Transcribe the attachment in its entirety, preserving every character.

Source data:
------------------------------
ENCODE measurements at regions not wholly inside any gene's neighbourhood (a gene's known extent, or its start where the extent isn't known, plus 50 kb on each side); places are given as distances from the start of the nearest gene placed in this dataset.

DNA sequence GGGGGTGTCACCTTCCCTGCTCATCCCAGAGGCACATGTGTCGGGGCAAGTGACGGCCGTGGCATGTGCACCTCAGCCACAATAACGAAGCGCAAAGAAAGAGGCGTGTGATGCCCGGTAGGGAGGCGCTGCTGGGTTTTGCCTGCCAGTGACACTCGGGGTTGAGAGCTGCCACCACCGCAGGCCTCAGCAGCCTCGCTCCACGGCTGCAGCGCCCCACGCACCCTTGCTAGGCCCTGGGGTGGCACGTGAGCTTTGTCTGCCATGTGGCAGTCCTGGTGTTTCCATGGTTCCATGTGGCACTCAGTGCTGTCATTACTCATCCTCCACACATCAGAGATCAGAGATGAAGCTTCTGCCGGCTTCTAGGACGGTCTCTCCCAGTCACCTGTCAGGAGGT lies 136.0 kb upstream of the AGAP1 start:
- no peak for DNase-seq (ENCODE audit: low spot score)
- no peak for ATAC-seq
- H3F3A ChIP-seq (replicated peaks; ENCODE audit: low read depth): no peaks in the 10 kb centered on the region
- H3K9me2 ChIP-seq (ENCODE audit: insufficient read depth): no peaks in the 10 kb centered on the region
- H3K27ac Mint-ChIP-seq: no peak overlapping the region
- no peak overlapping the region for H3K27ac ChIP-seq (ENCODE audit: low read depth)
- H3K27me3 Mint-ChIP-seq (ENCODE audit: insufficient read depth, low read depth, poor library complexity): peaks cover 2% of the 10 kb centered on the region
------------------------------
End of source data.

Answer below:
ENCODE measurements at regions not wholly inside any gene's neighbourhood (a gene's known extent, or its start where the extent isn't known, plus 50 kb on each side); places are given as distances from the start of the nearest gene placed in this dataset.

DNA sequence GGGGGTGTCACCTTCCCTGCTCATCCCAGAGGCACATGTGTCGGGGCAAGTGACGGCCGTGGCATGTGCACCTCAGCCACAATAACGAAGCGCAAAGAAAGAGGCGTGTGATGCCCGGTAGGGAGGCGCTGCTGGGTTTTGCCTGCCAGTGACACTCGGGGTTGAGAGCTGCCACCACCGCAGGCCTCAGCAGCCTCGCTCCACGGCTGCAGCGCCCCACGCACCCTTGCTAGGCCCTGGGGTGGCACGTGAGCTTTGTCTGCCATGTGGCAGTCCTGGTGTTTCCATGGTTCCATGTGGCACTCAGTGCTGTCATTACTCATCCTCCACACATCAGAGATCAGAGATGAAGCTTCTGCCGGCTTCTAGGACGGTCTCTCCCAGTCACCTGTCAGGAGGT lies 136.0 kb upstream of the AGAP1 start:
- no peak for DNase-seq (ENCODE audit: low spot score)
- no peak for ATAC-seq
- H3F3A ChIP-seq (replicated peaks; ENCODE audit: low read depth): no peaks in the 10 kb centered on the region
- H3K9me2 ChIP-seq (ENCODE audit: insufficient read depth): no peaks in the 10 kb centered on the region
- H3K27ac Mint-ChIP-seq: no peak overlapping the region
- no peak overlapping the region for H3K27ac ChIP-seq (ENCODE audit: low read depth)
- H3K27me3 Mint-ChIP-seq (ENCODE audit: insufficient read depth, low read depth, poor library complexity): peaks cover 2% of the 10 kb centered on the region